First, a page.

From: Olie L (email@example.com)
Date: Thu Dec 15 2005 - 21:46:02 MST
>From: Samantha Atkins <firstname.lastname@example.org>
>Subject: Re: Destruction of All Humanity
>Date: Thu, 15 Dec 2005 18:34:32 -0800
>Better for whom, Ben?
How about better for the aggregate of sentient beings - human and non human
(I don't believe the following, I'm devilsadvocating)
It's not that uncommon to believe that "the world" would be better off by
killing particular sets of sentient beings - frinstance, the aggregate of
humans would be better off by killing a set of humans (such as Nazis).
It's not so un-logical to extend this to suggest that all sentient beings
could be better off by removing a small proportionate set of sentient
beings, even if that small proportionate set happens to include an entire
If, for example, there were a set of hypothetical insects (very large in
number), that are sentient and highly intelligent, that humans constantly
and unavoidably killed (think of how often we kill ants, whether we mean to
or not), and furthermore, since these intelligent insects happen to appear
repulsive to us, many humans are strongly predilected to wanting to kill
them, even if those humans should happen to learn that those ugly insects
are sentient. Does the idea of asking 5 billion humans to voluntarily end
their lives, in order to save the lives of many many trillions of insects
seem quite so unreasonable, when considering that the plans of humans could
be perpetuated with AI?
Of course, it does seem far-fetched that there wouldn't be "better" viable
==Out of ridiculous exampleville==
Self sacrifice will never seem like the best choice from the personal
self-interest POV of the sacrificee. However, often our own experiences are
less valuable than our interests. We care more for our childrens' wellbeing
than we do for our experiences of our childrens' wellbeing, and this is not
only our hormones doing the thinking... self-sacrifice can be laudable under
most rational moral systems.
Forcibly killing a person for the betterment of others induces queasiness,
but many humans can find this reasonable... a wise being persuading a person
that it might be in the aggregate good to self-sacrifice can invoke the same
queasiness, but that doesn't mean that such actions cannot be intellectually
>Do you believe in some Universal Better that trumps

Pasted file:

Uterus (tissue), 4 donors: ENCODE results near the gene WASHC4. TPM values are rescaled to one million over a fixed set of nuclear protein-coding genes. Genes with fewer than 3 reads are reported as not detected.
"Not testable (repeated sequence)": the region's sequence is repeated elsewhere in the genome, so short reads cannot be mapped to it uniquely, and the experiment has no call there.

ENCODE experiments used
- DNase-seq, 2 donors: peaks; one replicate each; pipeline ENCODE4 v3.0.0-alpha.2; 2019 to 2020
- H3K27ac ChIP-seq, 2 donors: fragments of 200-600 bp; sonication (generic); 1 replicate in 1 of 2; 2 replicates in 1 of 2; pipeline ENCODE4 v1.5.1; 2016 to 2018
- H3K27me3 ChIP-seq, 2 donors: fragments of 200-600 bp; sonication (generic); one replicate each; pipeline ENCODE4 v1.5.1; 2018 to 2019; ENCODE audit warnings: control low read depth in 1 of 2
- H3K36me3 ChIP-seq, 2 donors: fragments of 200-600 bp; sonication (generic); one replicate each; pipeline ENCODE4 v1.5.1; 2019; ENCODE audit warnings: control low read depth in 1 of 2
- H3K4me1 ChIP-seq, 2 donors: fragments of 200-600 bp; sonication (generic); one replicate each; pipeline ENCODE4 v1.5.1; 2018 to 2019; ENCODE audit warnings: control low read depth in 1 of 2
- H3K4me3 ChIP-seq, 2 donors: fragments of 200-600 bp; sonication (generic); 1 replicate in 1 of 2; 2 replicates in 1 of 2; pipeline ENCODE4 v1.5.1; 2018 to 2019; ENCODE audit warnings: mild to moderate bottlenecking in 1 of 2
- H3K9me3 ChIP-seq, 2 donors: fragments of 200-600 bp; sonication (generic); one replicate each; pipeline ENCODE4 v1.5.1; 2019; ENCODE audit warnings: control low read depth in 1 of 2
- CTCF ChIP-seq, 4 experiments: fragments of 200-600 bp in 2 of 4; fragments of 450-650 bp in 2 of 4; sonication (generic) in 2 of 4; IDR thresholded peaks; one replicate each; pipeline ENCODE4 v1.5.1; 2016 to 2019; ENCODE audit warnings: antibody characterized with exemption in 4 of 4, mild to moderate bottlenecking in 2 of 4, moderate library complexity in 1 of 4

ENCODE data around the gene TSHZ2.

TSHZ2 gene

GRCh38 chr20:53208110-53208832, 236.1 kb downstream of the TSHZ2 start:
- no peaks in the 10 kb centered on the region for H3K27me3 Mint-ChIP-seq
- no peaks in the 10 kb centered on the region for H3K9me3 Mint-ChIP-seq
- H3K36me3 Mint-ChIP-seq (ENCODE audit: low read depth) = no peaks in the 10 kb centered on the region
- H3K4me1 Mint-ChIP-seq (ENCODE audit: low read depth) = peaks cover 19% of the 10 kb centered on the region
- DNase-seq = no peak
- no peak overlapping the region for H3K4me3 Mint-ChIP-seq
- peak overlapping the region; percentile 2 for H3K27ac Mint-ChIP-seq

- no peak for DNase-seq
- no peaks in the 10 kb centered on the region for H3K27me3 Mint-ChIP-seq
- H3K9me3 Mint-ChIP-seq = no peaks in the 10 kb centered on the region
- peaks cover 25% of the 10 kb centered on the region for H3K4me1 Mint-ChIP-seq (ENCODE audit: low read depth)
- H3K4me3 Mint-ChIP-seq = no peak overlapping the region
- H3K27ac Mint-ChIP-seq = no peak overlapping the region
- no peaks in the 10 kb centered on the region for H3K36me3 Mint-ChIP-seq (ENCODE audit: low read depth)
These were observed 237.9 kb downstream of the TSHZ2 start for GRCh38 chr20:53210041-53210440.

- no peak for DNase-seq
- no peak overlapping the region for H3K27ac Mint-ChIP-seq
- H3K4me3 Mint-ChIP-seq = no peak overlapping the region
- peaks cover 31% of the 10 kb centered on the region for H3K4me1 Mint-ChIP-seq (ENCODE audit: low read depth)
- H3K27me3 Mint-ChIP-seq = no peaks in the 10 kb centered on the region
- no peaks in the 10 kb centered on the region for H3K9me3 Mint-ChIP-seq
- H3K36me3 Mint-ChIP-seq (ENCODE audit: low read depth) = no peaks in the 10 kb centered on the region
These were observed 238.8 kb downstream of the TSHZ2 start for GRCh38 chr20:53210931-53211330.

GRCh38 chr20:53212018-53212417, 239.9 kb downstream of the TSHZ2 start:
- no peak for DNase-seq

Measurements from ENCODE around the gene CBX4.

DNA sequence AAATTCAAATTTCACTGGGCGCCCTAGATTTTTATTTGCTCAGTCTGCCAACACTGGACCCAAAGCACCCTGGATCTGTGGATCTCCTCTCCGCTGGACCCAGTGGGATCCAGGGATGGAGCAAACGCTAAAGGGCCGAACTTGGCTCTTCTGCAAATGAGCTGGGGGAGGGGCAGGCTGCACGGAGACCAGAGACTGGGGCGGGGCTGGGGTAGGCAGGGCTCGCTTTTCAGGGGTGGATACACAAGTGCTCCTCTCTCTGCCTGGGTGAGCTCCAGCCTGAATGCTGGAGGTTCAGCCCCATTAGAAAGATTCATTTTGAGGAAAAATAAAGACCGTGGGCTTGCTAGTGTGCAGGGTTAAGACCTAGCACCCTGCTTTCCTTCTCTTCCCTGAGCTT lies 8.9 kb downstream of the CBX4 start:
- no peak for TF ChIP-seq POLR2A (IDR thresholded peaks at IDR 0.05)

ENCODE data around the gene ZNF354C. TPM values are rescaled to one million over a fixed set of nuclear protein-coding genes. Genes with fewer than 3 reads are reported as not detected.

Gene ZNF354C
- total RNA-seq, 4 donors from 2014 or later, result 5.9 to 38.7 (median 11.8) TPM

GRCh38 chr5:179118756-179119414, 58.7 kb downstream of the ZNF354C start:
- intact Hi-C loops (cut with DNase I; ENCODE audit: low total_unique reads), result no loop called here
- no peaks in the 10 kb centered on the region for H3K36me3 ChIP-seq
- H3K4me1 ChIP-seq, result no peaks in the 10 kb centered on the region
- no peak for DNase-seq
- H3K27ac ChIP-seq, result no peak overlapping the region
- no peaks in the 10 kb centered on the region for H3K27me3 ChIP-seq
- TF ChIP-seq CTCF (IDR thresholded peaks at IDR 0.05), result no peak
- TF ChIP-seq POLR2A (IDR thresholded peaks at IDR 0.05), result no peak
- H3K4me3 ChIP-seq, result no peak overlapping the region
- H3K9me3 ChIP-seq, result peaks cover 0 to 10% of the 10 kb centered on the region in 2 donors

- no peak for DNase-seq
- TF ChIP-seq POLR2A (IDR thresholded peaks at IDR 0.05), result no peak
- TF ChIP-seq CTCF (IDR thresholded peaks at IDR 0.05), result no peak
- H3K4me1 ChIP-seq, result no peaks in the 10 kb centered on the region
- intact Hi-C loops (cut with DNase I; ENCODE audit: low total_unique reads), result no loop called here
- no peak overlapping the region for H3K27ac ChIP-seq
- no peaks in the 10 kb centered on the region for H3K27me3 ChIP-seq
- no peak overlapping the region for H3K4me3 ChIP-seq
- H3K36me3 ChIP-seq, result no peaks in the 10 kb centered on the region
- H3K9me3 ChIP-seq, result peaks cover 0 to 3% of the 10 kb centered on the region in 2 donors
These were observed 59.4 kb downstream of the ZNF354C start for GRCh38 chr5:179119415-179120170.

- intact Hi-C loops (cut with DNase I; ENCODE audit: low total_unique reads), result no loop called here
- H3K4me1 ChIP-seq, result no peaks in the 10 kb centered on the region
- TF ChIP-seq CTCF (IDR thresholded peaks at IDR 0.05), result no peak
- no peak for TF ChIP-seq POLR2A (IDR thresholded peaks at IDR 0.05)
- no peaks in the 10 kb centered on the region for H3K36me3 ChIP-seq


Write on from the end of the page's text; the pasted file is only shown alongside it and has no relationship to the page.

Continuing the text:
>the very existence of large groups of sentient beings - the only type of
>beings that "better" can have any meaning for? How could it be better to
>an intelligence capable of simulating an entire world and even a universe
>for humans to exist in with an infinitesimal fraction of its abilities? I
>do not believe simply destroying entire species of sentient beings when
>there are viable alternatives could qualify as "better" - certainly not
>the pov of said beings. I don't find it particularly intelligent to use our
>intelligence to make our own utter destruction "reasonable". I would
>such an AI. I might not last long but I wouldn't simply agree.
>On 12/12/05, Ben Goertzel <email@example.com> wrote:
> > Hi,
> > I don't normally respond for other people nor for organizations I
> > don't belong to, but in this case, since no one from SIAI has
> > responded yet and the allegation is so silly, I'll make an exception.
> > No, this is not SIAI's official opinion, and I am also quite sure that
> > it is it not Eliezer's opinion.
> > Whether it is *like* anything Eliezer has ever said is a different
> > question, and depends upon your similarity measure!
> > Speaking for myself now (NOT Eliezer or anyone else): I can imagine a
> > scenario where I created an AGI to decide, based on my own value
> > system, what would be the best outcome for the universe. I can
> > imagine working with this AGI long enough that I really trusted it,
> > and then having this AGI conclude that the best outcome for the
> > universe involves having the human race (including me) stop existing
> > and having our particles used in some different way. I can imagine,
> > in this scenario, having a significant desire to actually go along
> > with the AGI's opinion, though I doubt that I would do so. (Perhaps I
> > would do so if I were wholly convinced that the overall state of the
> > universe would be a LOT better if the human race's particles were thus
> > re-purposed?)
> > And, I suppose someone could twist the above paragraph to say that
> > "Ben Goertzel says if a superintelligence should order all humans to
> > die, then all humans should die." But it would be quite a
> > misrepresentation...
> > -- Ben G
> > On 12/12/05, 1Arcturus <firstname.lastname@example.org> wrote:
> > > Someone on the wta-list recently posted an opinion that he attribtuted
> > to
> > > Mr. Yudkowsky, something to the effect that if a superintelligence
> > should
> > > order all humans to die, then all humans should die.
> > > Is that a wild misrepresentation, and like nothing that Mr. Yudkowsky
> > has
> > > ever said?
> > > Or is it in fact his opinion, and that of SIAI?
> > > Just curious...
> > >
> > > gej
> > >
> > > ________________________________
> > > Yahoo! Shopping
> > > Find Great Deals on Holiday Gifts at Yahoo! Shopping
> > >
> > >
This archive was generated by hypermail 2.1.5 : Wed Jul 17 2013 - 04:00:54 MDT